Richard Yu blames supply chain issues for slower memory in some P10s, and static electricity for smudgy screens.
Storage speed in phones often isn’t heavily promoted, even in flagship handsets, but it’s something which can affect how fast a device feels. As Engadget’s Richard Lai reports, some Chinese Huawei P10 owners noticed slower flash memory performance in their devices — speeds in line with the older eMMC 5.1 spec, not the newer UFS 2.0/2.1. Unlucky devices with eMMC 5.1 chips would score significantly lower in storage benchmarks. In one test, P10s with the slower memory managed less than half the throughput seen by models with faster chips.
Huawei CBG (Consumer Business Group) CEO Richard Yu reached out on social network Weibo to address the issue, while also commenting on our biggest gripe with the P10, its lack of oleophobic coating on the display.
On memory speeds, Yu blamed a “serious shortage” of faster UFS 2.0 and 2.1 chips in the supply chain, which apparently led to Huawei having to fall back on slower, but more readily available eMMC 5.1 memory in some units. Now, it’s true that Huawei never included UFS on the P10’s spec sheet. However, customers could be forgiven for assuming the P10’s specs would line up with the Mate 9, a phone which shares the same Kirin 960 platform and was promoted as using speedy UFS 2.1 storage.
Yu insists that real-world performance isn’t impacted by the use of slower memory in some P10s, saying “a good real-life performance and experience” is maintained thanks to Huawei’s hardware and software optimizations.
Newer P10 batches will include an oleophobic coating, says Richard Yu.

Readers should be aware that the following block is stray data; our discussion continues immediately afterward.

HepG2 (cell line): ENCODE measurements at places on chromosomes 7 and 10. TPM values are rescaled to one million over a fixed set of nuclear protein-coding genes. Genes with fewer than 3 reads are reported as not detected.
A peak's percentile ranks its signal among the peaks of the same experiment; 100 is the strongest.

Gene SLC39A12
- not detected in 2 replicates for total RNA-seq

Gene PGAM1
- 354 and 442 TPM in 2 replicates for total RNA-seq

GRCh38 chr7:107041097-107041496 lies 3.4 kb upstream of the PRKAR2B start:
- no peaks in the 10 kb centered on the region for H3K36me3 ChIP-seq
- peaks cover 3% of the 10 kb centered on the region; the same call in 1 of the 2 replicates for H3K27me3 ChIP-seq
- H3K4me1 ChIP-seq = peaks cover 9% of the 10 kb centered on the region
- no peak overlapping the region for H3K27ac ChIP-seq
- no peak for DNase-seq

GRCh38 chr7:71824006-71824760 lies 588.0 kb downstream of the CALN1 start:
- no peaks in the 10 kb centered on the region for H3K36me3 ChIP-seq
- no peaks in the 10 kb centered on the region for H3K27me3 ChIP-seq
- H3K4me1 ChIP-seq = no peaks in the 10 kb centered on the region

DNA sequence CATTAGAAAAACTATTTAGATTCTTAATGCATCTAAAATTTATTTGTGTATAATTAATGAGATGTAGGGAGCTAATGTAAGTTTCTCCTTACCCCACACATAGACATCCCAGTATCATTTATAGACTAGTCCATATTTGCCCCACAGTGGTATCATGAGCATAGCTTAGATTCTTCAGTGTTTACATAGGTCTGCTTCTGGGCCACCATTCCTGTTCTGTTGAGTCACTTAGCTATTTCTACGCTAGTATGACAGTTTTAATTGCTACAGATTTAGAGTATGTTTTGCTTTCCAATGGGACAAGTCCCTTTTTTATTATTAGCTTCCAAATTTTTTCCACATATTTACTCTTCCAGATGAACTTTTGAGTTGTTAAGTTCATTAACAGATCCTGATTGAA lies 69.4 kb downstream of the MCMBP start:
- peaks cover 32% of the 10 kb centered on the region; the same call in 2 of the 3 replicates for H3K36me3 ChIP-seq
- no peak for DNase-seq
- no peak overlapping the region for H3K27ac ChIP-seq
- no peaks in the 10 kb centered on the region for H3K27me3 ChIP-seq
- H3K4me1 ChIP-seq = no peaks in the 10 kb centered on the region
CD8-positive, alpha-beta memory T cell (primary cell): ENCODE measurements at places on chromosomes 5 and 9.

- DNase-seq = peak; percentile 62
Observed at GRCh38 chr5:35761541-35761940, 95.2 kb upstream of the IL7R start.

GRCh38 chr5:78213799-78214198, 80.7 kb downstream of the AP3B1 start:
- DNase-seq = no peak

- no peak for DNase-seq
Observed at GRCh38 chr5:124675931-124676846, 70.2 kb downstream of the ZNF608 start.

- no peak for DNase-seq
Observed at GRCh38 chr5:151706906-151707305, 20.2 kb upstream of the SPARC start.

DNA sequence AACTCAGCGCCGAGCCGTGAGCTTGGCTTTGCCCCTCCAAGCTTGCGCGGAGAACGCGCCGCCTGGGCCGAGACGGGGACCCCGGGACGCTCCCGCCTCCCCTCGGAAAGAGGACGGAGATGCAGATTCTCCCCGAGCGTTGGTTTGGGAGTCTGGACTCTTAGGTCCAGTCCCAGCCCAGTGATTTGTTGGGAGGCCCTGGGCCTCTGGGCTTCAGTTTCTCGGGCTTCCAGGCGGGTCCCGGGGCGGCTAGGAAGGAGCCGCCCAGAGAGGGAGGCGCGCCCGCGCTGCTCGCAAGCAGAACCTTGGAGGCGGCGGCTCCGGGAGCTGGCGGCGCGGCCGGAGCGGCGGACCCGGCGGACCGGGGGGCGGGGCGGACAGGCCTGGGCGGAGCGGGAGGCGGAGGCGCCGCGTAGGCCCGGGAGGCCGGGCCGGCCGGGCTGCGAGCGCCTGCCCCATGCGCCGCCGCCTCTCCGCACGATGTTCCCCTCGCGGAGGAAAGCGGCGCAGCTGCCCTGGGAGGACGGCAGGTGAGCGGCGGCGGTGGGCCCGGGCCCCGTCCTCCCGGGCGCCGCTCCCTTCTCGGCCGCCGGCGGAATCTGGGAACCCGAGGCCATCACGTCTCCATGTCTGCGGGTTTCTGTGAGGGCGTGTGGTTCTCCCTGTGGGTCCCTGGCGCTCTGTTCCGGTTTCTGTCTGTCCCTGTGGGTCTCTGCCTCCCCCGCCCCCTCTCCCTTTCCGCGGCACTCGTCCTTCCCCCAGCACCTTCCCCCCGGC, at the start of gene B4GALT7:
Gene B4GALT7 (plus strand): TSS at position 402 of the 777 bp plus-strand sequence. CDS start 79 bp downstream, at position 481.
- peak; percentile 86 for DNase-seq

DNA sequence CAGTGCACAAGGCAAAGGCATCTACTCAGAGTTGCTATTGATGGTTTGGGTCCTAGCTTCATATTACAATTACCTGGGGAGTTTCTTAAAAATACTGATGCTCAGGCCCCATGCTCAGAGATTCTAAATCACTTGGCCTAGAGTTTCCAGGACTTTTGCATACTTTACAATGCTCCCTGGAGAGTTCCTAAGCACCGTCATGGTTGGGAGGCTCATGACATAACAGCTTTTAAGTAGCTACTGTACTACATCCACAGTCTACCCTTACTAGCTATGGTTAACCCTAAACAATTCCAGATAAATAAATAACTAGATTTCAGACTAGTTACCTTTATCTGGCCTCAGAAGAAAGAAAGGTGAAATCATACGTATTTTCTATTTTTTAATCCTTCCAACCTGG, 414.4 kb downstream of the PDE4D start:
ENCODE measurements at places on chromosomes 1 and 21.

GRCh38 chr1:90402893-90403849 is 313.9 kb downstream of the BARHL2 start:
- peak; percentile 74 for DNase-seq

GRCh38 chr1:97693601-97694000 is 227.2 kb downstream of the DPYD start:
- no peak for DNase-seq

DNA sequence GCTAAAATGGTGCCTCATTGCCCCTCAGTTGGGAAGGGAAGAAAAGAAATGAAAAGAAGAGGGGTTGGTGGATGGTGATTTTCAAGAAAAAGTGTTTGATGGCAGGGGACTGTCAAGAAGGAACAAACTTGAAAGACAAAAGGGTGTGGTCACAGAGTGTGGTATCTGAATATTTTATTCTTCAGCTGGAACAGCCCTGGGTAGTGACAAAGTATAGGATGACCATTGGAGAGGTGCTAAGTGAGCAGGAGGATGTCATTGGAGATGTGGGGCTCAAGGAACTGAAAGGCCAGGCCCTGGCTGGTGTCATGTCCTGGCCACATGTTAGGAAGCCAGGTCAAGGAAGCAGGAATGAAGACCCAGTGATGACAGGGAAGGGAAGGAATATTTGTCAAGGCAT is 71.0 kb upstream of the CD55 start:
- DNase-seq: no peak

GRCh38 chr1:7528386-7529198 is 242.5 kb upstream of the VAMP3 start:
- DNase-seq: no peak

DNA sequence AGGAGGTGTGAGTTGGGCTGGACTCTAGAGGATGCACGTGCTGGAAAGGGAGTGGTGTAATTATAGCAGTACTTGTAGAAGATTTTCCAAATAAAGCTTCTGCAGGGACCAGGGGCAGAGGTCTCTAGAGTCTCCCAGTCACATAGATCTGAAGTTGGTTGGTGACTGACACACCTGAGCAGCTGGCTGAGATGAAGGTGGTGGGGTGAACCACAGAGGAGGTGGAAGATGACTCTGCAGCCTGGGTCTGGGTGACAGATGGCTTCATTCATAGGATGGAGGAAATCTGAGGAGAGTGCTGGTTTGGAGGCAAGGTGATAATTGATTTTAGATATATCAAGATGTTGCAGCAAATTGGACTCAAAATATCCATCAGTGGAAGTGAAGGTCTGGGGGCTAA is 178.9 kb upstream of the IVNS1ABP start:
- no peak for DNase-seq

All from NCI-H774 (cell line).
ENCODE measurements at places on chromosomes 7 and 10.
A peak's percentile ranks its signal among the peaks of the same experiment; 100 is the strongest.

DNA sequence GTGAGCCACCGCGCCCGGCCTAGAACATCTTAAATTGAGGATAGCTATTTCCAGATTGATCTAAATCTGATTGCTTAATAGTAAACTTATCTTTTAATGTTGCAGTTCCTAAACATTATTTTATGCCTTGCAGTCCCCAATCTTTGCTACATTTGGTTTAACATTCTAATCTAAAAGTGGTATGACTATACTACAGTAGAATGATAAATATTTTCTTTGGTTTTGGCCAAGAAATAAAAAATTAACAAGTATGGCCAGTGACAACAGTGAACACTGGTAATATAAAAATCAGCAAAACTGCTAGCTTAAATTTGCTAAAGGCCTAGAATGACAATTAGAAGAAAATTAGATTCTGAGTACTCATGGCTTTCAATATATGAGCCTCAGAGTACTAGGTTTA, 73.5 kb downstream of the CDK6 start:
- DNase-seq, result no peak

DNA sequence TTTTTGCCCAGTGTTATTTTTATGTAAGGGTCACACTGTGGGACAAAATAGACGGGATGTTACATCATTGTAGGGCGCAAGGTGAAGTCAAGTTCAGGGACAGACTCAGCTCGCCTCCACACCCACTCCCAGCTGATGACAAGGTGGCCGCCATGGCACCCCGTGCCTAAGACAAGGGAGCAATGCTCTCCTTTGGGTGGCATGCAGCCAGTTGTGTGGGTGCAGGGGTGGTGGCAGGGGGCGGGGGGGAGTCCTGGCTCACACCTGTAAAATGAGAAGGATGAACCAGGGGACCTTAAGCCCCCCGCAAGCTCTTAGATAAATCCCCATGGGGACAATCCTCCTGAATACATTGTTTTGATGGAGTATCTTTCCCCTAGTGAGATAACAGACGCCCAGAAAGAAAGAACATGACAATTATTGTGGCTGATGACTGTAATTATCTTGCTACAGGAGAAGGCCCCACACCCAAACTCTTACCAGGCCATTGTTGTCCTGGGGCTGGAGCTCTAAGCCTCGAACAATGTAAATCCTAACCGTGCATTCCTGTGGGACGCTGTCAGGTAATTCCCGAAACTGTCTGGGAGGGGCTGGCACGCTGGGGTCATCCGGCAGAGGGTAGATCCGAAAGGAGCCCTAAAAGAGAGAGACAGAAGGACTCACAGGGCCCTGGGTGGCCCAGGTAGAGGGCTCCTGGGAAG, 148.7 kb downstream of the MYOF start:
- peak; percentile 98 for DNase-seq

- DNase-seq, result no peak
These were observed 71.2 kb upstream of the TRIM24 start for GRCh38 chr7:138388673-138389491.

As for why the P10 doesn’t have an oleophobic coating on the display — the smudge-resistant layer used in all other flagship phones to deter the buildup of smudges and grease — well, apparently a combination of Gorilla Glass 5 and static electricity is to blame. According to the Engadget report, Yu said that the touch panel in the phone’s Gorilla Glass 5 display had problems with the original oleophobic coating technique, where static buildup would interfere with the touch sensor.
That would explain why Huawei-built contemporaries like the Honor 8 Pro, which uses Gorilla Glass 3, still manage to include the coating. (In any case, we’d still argue that simply using different glass would’ve been a more acceptable compromise.)
Yu says that newer batches of P10 phones include the coating — made possible by a new coating technique that doesn’t lead to static buildup — and that customers in China could visit their local Huawei store to have the treatment applied to their device. It’s not clear what help that’ll be to anyone who’s bought a P10 outside of Huawei’s home market, though.